Montreal's Mayor Announces New Rules for Horse-Drawn Carriage Rides

By Lowrie, Morgan | The Canadian Press, June 7, 2017 | Go to article overview

Montreal's Mayor Announces New Rules for Horse-Drawn Carriage Rides


Lowrie, Morgan, The Canadian Press


Montreal unveils new rules for caleches

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Montreal will table new regulations to protect the welfare of horses working in the city's controversial horse-drawn carriage industry, Mayor Denis Coderre announced Wednesday.

Coderre said the rules will include limits on how long the horses can work and in what temperatures.

"I think the horse is part of our history, part of our heritage, and we have to make sure that we protect, first and foremost, the horses," he told reporters.

Last year, Coderre tried to place a one-year moratorium on the popular tourist draw after several accidents involving caleche horses were caught on camera.

That decision was later reversed after a Quebec Superior Court justice ruled the carriages should be allowed to continue operating.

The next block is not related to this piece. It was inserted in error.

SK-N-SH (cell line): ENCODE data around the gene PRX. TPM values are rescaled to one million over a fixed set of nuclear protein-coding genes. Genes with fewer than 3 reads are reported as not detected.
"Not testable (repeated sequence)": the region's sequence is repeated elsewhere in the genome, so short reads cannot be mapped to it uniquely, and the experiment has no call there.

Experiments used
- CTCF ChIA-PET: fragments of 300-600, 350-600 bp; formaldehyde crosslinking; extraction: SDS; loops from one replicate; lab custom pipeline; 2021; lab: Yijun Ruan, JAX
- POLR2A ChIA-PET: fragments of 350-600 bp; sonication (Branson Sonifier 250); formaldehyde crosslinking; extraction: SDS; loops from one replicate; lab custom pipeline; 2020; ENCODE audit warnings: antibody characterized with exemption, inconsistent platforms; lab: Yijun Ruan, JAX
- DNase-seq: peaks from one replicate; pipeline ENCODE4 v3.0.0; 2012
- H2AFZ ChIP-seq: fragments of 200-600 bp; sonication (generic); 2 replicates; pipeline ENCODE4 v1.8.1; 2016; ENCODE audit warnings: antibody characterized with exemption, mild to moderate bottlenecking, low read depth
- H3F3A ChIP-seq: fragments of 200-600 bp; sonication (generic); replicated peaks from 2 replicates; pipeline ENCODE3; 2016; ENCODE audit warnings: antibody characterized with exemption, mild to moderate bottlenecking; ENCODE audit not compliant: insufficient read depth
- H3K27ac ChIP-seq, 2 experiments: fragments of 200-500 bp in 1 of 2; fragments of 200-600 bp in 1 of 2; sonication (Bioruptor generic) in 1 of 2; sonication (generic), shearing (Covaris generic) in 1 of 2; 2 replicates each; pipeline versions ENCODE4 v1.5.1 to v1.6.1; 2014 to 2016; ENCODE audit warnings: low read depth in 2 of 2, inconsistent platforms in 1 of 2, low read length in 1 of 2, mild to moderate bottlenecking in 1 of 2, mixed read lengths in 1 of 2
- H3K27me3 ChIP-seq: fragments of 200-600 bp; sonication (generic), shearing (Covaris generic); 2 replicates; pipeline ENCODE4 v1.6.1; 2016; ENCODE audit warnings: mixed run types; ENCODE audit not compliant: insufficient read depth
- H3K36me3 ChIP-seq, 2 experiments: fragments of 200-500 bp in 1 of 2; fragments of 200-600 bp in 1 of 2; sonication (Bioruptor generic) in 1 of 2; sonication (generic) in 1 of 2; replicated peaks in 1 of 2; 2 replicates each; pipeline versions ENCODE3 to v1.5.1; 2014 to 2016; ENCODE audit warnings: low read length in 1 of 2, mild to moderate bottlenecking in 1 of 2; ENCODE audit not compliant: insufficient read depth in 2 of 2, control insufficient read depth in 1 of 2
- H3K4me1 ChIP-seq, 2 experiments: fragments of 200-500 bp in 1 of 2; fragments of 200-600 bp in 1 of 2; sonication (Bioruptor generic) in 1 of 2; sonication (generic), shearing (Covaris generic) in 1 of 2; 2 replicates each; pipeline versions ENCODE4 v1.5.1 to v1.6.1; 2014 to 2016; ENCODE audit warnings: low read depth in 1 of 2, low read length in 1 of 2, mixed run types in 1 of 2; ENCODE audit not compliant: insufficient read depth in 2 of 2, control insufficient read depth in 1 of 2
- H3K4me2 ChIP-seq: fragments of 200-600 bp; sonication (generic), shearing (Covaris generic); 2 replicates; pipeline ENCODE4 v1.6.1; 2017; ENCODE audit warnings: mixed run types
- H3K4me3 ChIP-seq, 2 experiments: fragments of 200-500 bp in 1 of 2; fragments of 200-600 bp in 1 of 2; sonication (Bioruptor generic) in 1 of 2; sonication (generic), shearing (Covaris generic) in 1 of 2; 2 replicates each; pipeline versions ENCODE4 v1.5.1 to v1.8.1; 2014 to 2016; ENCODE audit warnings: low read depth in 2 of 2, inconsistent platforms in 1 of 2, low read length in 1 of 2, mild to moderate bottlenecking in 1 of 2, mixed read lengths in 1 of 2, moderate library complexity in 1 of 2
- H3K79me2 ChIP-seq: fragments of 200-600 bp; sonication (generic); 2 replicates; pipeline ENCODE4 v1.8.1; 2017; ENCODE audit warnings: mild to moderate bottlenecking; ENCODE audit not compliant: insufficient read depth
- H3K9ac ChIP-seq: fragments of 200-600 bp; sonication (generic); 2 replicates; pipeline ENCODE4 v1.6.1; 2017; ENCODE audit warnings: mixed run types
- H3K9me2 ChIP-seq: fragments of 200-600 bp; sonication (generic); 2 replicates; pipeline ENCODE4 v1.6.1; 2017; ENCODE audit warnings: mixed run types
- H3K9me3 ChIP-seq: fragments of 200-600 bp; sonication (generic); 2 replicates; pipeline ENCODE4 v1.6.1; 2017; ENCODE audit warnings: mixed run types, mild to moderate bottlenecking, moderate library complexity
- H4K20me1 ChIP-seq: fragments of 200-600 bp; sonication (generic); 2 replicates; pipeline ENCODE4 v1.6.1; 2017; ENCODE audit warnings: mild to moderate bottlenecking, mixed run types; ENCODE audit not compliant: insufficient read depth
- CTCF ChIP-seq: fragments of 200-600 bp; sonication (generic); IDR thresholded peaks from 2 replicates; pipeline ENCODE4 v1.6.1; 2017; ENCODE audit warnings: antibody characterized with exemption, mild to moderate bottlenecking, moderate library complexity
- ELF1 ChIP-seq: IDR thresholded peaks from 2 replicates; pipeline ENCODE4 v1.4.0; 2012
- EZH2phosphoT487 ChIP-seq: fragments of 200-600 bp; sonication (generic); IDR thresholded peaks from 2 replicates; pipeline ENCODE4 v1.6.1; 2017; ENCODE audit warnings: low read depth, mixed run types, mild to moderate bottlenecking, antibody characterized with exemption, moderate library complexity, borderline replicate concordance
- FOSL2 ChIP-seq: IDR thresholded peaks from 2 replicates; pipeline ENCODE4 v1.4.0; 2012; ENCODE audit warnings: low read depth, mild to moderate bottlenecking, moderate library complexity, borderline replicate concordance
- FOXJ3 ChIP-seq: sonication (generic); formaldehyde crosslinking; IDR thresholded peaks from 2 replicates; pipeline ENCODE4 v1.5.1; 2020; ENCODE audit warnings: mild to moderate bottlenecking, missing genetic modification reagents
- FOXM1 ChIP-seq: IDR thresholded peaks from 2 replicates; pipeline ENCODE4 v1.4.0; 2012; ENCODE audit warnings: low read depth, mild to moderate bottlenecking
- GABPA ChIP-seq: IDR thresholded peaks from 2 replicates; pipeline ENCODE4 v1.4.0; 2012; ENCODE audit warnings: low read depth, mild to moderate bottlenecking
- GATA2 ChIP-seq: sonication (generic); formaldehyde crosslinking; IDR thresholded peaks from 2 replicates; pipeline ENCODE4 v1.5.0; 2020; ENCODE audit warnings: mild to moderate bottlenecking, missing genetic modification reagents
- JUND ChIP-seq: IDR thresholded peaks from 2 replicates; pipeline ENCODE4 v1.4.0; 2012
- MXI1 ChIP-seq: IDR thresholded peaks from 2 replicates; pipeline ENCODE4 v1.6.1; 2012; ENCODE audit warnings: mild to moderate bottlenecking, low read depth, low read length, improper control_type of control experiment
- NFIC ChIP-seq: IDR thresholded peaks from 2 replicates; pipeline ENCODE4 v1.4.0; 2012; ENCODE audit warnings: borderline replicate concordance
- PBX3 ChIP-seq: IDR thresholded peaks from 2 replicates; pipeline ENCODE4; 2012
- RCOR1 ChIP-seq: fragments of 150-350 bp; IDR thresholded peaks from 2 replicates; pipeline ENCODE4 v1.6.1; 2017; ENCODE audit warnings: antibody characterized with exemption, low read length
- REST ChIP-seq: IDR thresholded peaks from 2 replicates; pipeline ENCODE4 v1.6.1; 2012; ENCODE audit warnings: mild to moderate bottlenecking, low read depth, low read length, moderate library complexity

In an executive committee meeting earlier Wednesday, Coderre said the new rules would limit the horses' working days to nine hours and prevent them from working at temperatures over 28 C. They will also have to be seen by a veterinarian at least twice a year.

There will be new rules for drivers, who will have to follow a dress code and complete a course focusing on customer service and tourism. They will also have to report any accidents or incidents involving the horses.

The bylaw will be tabled Monday and is expected to be adopted in August.

In the long term, Coderre said the city would consider building new stables for the horses.

Coderre's announcement was quickly panned by some animal-welfare advocates, who have been calling for a total ban on the carriage rides.

Alanna Devine of the Montreal SPCA says it's inherently dangerous and unhealthy for horses to be working in crowded downtown areas.

"(The bylaw) doesn't address the underlying issue of horses being prone to spooking, of having to work on concrete all day, which can cause lameness, and having to be amidst traffic and inhaling exhaust fumes," she said in a telephone interview. …

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